There I was on the first of the month eagerly anticipating my February challenge – to read five books from the BBC’s Big Read – when Nancy Bilyeau’s debut novel, The Crown, arrived in the post. Not wanting to wait until I had a reading gap, I curled up with a hot chocolate and began.
Described as a Tudor-era religious thriller, The Crown has the perfect ingredients needed for a stunning debut. Bilyeau’s self-proclaimed ‘inexhaustible interest’ in the Tudor era formed the basis for The Crown, and the novel is a clear illustration of the author’s knowledge of this bygone era.
Set during the reign of Henry VIII, The Crown follows protagonist Joanna Stafford, a Dominican nun of Spanish descent who, following the execution of her cousin, is sent on a quest by the Bishop of Winchester to find the Athelstan Crown, an ancient relic so powerful it may hold the ability to end the Reformation. An evocative tale, The Crown showcases Bilyeau’s wonderfully descriptive passages and her choice to use a Catholic novice as the heroine lends a strong narrative to the novel.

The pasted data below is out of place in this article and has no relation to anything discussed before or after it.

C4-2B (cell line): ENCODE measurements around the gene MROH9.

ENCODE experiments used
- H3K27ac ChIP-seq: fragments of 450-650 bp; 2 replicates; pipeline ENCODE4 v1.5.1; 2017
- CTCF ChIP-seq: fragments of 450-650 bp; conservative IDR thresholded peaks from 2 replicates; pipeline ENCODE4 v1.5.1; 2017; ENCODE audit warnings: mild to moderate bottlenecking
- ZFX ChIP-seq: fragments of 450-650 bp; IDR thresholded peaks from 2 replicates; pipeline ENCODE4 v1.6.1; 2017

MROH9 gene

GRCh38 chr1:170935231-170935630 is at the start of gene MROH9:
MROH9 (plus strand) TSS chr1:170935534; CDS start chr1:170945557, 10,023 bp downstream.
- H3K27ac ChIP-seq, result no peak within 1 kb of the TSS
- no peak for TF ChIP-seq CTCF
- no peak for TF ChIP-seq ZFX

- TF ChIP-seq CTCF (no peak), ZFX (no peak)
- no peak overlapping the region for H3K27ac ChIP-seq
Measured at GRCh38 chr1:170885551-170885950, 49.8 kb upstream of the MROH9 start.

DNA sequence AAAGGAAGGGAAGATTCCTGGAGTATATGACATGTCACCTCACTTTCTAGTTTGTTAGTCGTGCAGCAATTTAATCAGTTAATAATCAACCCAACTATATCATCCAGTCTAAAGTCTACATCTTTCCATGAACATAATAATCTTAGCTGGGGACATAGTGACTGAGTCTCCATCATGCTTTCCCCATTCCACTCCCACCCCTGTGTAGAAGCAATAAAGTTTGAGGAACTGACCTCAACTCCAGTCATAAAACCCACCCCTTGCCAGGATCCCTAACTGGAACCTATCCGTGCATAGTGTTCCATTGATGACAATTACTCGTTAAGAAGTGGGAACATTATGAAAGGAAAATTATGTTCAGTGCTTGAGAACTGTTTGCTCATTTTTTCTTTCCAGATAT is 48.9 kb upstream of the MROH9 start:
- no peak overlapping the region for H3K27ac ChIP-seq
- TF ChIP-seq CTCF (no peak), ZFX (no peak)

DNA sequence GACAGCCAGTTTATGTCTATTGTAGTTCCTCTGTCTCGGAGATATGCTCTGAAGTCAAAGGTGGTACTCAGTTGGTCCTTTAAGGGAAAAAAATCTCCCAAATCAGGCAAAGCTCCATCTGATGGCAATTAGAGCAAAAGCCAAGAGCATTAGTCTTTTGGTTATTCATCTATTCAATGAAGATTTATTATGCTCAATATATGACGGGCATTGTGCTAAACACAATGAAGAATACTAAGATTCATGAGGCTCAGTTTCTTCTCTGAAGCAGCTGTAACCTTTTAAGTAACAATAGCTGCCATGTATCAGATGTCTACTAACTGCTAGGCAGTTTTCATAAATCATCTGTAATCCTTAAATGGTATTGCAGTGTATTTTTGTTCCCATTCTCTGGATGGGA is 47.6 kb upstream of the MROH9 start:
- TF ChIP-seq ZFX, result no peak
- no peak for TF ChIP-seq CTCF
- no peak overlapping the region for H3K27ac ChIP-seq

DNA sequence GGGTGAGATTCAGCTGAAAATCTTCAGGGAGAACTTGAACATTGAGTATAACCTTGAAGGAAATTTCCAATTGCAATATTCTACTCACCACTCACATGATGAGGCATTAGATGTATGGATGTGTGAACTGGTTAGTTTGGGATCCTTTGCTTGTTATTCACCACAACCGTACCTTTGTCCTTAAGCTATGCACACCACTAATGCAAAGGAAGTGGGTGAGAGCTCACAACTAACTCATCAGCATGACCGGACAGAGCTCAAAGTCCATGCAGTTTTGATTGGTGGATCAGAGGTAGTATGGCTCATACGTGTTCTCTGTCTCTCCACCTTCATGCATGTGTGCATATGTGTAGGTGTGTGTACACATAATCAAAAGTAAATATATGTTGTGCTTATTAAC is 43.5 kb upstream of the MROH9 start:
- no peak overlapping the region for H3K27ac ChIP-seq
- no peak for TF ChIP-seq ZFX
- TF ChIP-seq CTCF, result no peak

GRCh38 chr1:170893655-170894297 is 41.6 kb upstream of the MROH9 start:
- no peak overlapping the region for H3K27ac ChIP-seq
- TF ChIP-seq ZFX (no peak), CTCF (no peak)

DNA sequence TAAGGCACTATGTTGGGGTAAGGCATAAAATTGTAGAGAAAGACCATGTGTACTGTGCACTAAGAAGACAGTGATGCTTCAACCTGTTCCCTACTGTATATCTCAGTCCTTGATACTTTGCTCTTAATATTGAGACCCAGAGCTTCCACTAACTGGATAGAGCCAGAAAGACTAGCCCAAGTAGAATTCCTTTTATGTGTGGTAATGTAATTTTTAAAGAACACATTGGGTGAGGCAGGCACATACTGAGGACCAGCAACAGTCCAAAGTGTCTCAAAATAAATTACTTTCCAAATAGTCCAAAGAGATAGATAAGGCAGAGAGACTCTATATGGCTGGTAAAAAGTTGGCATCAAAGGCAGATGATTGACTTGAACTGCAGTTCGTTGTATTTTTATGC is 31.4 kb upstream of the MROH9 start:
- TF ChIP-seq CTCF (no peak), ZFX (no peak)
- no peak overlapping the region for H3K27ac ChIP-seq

The Tudor backdrop provides a poignant platform from which Bilyeau expertly crafts a powerful story fusing religion, history, deceit and betrayal. The characters are multi-layered and compelling and the plot, weaved with extensive historical detail throughout, is both haunting and heart-wrenching. Just over 400 pages long, Bilyeau’s novel is a gripping debut and the perfect accompaniment to a cold winter’s night.